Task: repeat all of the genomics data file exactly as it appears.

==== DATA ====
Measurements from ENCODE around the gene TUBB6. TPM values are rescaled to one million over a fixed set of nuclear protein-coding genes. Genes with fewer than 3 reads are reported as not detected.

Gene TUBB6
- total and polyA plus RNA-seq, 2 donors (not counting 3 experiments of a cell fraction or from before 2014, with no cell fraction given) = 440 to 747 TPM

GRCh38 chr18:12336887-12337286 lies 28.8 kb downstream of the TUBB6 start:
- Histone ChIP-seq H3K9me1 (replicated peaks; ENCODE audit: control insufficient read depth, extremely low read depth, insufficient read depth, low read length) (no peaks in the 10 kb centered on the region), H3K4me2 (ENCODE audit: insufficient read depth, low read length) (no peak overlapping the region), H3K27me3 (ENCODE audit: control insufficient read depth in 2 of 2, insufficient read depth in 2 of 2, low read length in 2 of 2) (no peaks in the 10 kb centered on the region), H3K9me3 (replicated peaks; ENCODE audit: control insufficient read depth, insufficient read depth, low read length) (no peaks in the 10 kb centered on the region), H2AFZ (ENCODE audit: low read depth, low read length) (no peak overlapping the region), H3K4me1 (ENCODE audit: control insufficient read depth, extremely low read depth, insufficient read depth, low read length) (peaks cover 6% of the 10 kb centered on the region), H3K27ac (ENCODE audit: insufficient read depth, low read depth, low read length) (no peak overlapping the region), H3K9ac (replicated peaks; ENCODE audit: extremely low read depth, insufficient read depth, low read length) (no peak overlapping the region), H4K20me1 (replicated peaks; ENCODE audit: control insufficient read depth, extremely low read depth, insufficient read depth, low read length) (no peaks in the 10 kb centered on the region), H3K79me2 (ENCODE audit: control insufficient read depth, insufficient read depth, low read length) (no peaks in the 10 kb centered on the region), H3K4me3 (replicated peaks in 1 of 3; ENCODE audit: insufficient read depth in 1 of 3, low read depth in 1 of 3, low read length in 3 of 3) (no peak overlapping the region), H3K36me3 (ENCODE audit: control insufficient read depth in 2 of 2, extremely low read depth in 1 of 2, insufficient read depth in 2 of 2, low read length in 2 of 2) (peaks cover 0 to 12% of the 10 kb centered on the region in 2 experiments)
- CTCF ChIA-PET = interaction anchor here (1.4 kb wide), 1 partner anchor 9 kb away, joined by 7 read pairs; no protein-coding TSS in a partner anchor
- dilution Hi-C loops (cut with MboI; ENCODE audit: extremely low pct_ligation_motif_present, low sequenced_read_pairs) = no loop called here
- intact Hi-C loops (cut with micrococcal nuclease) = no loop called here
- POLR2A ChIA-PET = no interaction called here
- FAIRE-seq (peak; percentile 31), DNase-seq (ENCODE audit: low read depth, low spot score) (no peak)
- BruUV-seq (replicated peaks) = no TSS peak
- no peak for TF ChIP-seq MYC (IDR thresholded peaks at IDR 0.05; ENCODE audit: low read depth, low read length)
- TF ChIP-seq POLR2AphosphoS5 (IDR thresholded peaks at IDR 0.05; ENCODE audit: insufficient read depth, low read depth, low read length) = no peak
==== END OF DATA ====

Measurements from ENCODE around the gene TUBB6. TPM values are rescaled to one million over a fixed set of nuclear protein-coding genes. Genes with fewer than 3 reads are reported as not detected.

Gene TUBB6
- total and polyA plus RNA-seq, 2 donors (not counting 3 experiments of a cell fraction or from before 2014, with no cell fraction given) = 440 to 747 TPM

GRCh38 chr18:12336887-12337286 lies 28.8 kb downstream of the TUBB6 start:
- Histone ChIP-seq H3K9me1 (replicated peaks; ENCODE audit: control insufficient read depth, extremely low read depth, insufficient read depth, low read length) (no peaks in the 10 kb centered on the region), H3K4me2 (ENCODE audit: insufficient read depth, low read length) (no peak overlapping the region), H3K27me3 (ENCODE audit: control insufficient read depth in 2 of 2, insufficient read depth in 2 of 2, low read length in 2 of 2) (no peaks in the 10 kb centered on the region), H3K9me3 (replicated peaks; ENCODE audit: control insufficient read depth, insufficient read depth, low read length) (no peaks in the 10 kb centered on the region), H2AFZ (ENCODE audit: low read depth, low read length) (no peak overlapping the region), H3K4me1 (ENCODE audit: control insufficient read depth, extremely low read depth, insufficient read depth, low read length) (peaks cover 6% of the 10 kb centered on the region), H3K27ac (ENCODE audit: insufficient read depth, low read depth, low read length) (no peak overlapping the region), H3K9ac (replicated peaks; ENCODE audit: extremely low read depth, insufficient read depth, low read length) (no peak overlapping the region), H4K20me1 (replicated peaks; ENCODE audit: control insufficient read depth, extremely low read depth, insufficient read depth, low read length) (no peaks in the 10 kb centered on the region), H3K79me2 (ENCODE audit: control insufficient read depth, insufficient read depth, low read length) (no peaks in the 10 kb centered on the region), H3K4me3 (replicated peaks in 1 of 3; ENCODE audit: insufficient read depth in 1 of 3, low read depth in 1 of 3, low read length in 3 of 3) (no peak overlapping the region), H3K36me3 (ENCODE audit: control insufficient read depth in 2 of 2, extremely low read depth in 1 of 2, insufficient read depth in 2 of 2, low read length in 2 of 2) (peaks cover 0 to 12% of the 10 kb centered on the region in 2 experiments)
- CTCF ChIA-PET = interaction anchor here (1.4 kb wide), 1 partner anchor 9 kb away, joined by 7 read pairs; no protein-coding TSS in a partner anchor
- dilution Hi-C loops (cut with MboI; ENCODE audit: extremely low pct_ligation_motif_present, low sequenced_read_pairs) = no loop called here
- intact Hi-C loops (cut with micrococcal nuclease) = no loop called here
- POLR2A ChIA-PET = no interaction called here
- FAIRE-seq (peak; percentile 31), DNase-seq (ENCODE audit: low read depth, low spot score) (no peak)
- BruUV-seq (replicated peaks) = no TSS peak
- no peak for TF ChIP-seq MYC (IDR thresholded peaks at IDR 0.05; ENCODE audit: low read depth, low read length)
- TF ChIP-seq POLR2AphosphoS5 (IDR thresholded peaks at IDR 0.05; ENCODE audit: insufficient read depth, low read depth, low read length) = no peak